They’ve got weapons of mass destruction. They support terrorism. Saddam is there and we’ve got to take him out.
Second verse, same as the first.
Meanwhile, David Remnick who I believe supported this war, albeit from a reluctant-liberal perspective comes to his senses:
The moral and political critics of a war in Iraq were surely correct to say that the worst consequence, beyond the thousands of lives lost, was the erosion of our relations with many of our allies and their publics. There is hypocrisy everywhere (Russia’s lectures on the exercise of American power seem hollow after the devastation of Chechnya), but it is long past the moment for debate, even with the French. The future is what counts. Some liberal internationalists, having seen the use of force come to a decent end in Kosovo and (finally) in Bosnia, supported this war. But among them, as among the opponents of the war, there has been a profound sense of anxiety that the Administration was recklessly indifferent to the imperfect but irreplaceable structures of international order built over sixty years.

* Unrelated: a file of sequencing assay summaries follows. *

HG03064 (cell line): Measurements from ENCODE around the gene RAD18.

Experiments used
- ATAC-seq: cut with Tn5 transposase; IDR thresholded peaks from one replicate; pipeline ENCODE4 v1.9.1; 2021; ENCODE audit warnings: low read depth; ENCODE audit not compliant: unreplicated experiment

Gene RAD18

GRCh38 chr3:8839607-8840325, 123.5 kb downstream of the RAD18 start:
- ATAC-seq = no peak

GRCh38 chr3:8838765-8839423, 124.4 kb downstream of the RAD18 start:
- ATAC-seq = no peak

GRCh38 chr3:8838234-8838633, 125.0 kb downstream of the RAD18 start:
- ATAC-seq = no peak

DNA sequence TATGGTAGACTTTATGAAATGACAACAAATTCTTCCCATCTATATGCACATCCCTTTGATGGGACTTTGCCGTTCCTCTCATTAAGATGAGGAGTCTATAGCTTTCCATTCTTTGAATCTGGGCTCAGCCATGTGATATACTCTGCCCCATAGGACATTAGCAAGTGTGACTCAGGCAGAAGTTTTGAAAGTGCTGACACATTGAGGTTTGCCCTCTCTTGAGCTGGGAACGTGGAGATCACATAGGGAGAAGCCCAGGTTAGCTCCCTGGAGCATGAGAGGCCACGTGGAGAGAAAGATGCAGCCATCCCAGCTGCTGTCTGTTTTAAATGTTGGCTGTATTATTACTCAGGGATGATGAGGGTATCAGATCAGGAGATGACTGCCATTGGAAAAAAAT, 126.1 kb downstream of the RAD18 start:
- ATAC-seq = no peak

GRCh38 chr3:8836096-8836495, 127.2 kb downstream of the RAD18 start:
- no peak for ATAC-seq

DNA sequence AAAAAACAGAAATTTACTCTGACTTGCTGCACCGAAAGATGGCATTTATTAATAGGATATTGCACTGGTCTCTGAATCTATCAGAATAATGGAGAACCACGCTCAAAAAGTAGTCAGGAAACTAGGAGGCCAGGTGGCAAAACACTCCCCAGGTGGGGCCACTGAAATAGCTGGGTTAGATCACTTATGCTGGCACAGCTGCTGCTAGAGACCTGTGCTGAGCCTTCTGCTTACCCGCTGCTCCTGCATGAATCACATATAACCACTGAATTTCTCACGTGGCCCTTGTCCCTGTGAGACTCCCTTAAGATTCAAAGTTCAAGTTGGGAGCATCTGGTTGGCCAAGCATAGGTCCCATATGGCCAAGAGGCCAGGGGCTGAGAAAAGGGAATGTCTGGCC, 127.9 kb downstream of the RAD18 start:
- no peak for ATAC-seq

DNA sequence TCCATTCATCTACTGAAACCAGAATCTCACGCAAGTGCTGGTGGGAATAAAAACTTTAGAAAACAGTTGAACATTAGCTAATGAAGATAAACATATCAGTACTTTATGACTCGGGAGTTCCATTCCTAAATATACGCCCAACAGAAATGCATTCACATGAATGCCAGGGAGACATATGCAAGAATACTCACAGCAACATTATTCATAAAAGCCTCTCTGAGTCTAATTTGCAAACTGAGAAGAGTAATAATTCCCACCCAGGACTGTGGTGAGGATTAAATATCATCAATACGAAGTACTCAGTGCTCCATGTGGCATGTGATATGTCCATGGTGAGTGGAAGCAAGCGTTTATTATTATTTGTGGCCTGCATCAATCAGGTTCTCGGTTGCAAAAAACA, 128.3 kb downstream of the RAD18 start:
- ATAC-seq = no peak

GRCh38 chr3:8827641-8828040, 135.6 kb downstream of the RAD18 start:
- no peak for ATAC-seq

And now, in the language of Beltway strutting, are we really to “do” Syria or Iran? Recently, in the pages of Policy Review a conservative journal that is enjoying the vogue and influence in right-leaning circles that Commentary did in the nineteen-eighties Ken Jowitt, a political-science professor who divides his time between the Hoover Institution and the University of California at Berkeley, challenges a “magic bullet” scenario in which the toppling of Saddam will act as a regional democratic stimulus so powerful that the Iranians will suddenly rise up against the ayatollahs, the autocrats of Egypt and Jordan will liberalize, and the Syrian dictator Bashar al-Assad, “being an ophthalmologist, will see the regional writing on the wall.” Jowitt is rightly dubious of an ongoing evangelical adventure. He writes, “The magic bullet scenario effectively transforms and elevates a local, dangerous-but-mundane effort to remove a pathological killer, Saddam Hussein, into a successful democratic crusade that transforms the ‘last’ anti-modern, anti-democratic capitalist region of the world: the Muslim Middle East. One might at least consider the fate of earlier Western crusades.”